34. Southern Poverty Law Center, “Terror from the Right: Plots, Conspiracies and Racist Rampages since Oklahoma City,” November 1, 2015; and Southern Poverty Law Center, “Terror from the Right,” July 23, 2018.

35. John Kane and April Wall, “Identifying the Links between White‐​Collar Crime and Terrorism,” National Institute of Justice, U.S. Department of Justice, September 2004.

36. Brian L. Smith, Kelly R. Damphousse, and Paxton Roberts, “Pre‐​Incident Indicators of Terrorist Incidents: The Identification of Behavioral, Geographic, and Temporal Patterns of Preparatory Conduct,” Terrorism Research Center in Fulbright College, May 2006.

37. Catlyn Kenna Keenan, “Behind the Doors of White Supremacy,” University of Denver, Electronic Theses and Dissertations, Digital Commons, August 1, 2014.

38. FBI​.gov, “FBI Analysis of Terrorist Incidents in the United States 1982” Criminal Investigative Division, 1982; FBI​.gov, “FBI Analysis of Terrorist Incidents in the United States 1986,” Terrorist Research and Analytical Center, Terrorism Section, Criminal Investigative Division, 1986; FBI​.gov, “Terrorism in the United States 1988,” Terrorist Research and Analytical Center, Terrorism Section, Criminal Investigative Division, 1988; FBI​.gov, “Terrorism in the United States 1997,” Counterterrorism Threat Assessment and Warning Unit, National Security Division, 1997; FBI​.gov, “Terrorism in the United States 1998,” Counterterrorism Threat Assessment and Warning Unit, National Security Division, 1998; FBI​.gov, “Terrorism in the United States 1999: 30 Years of Terrorism, A Special Retrospective Edition,” Counterterrorism Threat Assessment and Warning Unit, National Security Division, 1999; FBI​.gov, “Terrorism: 2000–2001,” Counterterrorism Division, 2001; and FBI​.gov, “Terrorism: 2002–2005,” Counterterrorism Division, 2005.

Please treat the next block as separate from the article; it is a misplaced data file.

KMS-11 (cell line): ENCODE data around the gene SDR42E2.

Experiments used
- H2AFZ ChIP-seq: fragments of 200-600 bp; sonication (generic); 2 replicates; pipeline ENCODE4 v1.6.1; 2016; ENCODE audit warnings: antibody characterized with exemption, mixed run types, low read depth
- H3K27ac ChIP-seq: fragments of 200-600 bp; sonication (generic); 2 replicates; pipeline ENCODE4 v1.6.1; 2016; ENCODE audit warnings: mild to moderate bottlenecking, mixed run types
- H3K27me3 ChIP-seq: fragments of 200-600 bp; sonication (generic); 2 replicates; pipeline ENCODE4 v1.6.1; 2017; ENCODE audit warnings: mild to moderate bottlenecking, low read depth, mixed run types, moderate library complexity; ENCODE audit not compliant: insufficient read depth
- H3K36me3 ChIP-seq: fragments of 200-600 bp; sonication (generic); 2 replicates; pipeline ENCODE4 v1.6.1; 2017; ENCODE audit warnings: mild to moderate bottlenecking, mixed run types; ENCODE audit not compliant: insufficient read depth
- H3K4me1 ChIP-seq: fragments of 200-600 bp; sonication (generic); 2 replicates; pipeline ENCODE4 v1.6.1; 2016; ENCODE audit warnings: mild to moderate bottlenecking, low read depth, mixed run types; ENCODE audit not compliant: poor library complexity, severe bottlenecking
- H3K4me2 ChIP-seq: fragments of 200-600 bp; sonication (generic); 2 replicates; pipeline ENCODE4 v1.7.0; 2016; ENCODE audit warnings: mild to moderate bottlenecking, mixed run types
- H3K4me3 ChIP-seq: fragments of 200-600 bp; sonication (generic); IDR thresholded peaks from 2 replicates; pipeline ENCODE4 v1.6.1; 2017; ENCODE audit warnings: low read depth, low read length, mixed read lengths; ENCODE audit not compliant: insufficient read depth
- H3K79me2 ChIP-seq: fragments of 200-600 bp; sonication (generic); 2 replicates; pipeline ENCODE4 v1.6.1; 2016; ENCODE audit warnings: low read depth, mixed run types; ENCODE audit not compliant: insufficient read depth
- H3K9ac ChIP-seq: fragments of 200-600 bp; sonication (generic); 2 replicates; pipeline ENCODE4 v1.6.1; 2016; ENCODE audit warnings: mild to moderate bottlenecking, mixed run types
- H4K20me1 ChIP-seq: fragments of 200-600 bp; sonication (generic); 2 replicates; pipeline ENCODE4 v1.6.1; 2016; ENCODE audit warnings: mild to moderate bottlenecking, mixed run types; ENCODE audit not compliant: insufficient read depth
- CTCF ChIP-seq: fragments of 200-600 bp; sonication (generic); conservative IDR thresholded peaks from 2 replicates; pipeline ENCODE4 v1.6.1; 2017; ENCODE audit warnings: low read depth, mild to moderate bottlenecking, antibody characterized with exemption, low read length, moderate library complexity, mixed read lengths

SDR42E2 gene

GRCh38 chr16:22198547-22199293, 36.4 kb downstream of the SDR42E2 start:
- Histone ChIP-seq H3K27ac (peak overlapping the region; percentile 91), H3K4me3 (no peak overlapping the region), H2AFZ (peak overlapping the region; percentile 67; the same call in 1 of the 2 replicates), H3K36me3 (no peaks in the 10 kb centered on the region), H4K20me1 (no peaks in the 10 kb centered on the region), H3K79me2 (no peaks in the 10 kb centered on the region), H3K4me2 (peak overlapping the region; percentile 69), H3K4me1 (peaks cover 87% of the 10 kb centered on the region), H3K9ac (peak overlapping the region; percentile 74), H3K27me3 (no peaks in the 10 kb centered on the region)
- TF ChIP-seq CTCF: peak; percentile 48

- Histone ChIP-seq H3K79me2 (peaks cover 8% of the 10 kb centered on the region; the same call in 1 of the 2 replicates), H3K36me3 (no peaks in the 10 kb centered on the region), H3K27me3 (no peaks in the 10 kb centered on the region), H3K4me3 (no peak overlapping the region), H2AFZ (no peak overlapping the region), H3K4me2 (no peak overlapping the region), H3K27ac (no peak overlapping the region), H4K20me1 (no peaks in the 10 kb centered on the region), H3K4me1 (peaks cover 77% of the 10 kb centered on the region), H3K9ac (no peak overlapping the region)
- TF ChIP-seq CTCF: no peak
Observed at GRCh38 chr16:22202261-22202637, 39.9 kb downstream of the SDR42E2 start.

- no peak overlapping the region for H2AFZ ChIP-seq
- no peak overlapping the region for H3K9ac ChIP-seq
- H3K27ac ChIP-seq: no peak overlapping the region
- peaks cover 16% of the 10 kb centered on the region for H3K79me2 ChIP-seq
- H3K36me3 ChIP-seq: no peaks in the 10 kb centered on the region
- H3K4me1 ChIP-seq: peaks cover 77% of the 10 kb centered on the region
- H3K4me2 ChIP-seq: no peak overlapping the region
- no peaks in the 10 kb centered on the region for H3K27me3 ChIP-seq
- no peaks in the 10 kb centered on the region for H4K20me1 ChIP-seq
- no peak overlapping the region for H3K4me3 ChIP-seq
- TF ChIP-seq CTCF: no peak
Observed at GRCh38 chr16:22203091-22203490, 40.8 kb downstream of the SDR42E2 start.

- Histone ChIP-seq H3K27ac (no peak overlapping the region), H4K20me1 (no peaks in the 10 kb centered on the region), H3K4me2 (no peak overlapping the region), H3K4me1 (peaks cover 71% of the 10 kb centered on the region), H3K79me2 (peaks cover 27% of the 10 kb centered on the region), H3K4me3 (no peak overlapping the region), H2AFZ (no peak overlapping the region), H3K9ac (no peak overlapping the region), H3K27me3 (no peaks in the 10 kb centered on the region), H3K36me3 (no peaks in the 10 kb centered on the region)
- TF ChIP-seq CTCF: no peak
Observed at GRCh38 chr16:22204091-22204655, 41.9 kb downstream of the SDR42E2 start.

39. Disaster Center (website), “United States Crime Rates 1960–2015”; and FBI​.gov, “Uniform Crime Reporting (UCR) Program.”

40. I used the Global Terrorism Database (GTD) at the University of Maryland to estimate the total number of terrorist deaths in the United States during this time period except for 1993 because the data are missing for that year. I used data from the RAND Database to fill in the missing 1993 GTD data.

41. John Mueller and Mark G. Stewart, Chasing Ghosts: The Policing of Terrorism (New York: Oxford University Press, 2016), pp. 13–21.

42. Ralph Ellis et al., “Orlando Shooting: 49 Killed, Shooter Pledged ISIS Allegiance,” CNN, June 13, 2016.

43. John Mueller and Mark G. Stewart, “Responsible Counterterrorism Policy.,” Cato Institute Policy Analysis no. 755, September 10, 2014, p. 4.

44. Mueller and Stewart, Chasing Ghosts, p. 137.

45. Lisa A. Robinson et al., “Valuing the Risk of Death from Terrorist Attacks,” Journal of Homeland Security and Emergency Management 7, no. 1 (2010): article 14.

46. Robert W. Hahn, Randall W. Lutter, and W. Kip Viscusi, “Do Federal Regulations Reduce Mortality?” AEI‐​Brookings Joint Center for Regulatory Studies, 2000. See also Benjamin H. Friedman, “Managing Fear: The Politics of Homeland Security,” Political Science Quarterly 126, no. 1 (2011): 85, footnote 31.

47. See Karen C. Tumlin, “Suspect First: How Terrorism Policy Is Reshaping Immigration Policy,” California Law Review 92, no. 4 (July 2004): 1173-239; and John Mueller and Mark G. Stewart, “Evaluating Counterterrorism Spending,” Journal of Economic Perspectives 28, no. 3 (Summer 2014): 237–48.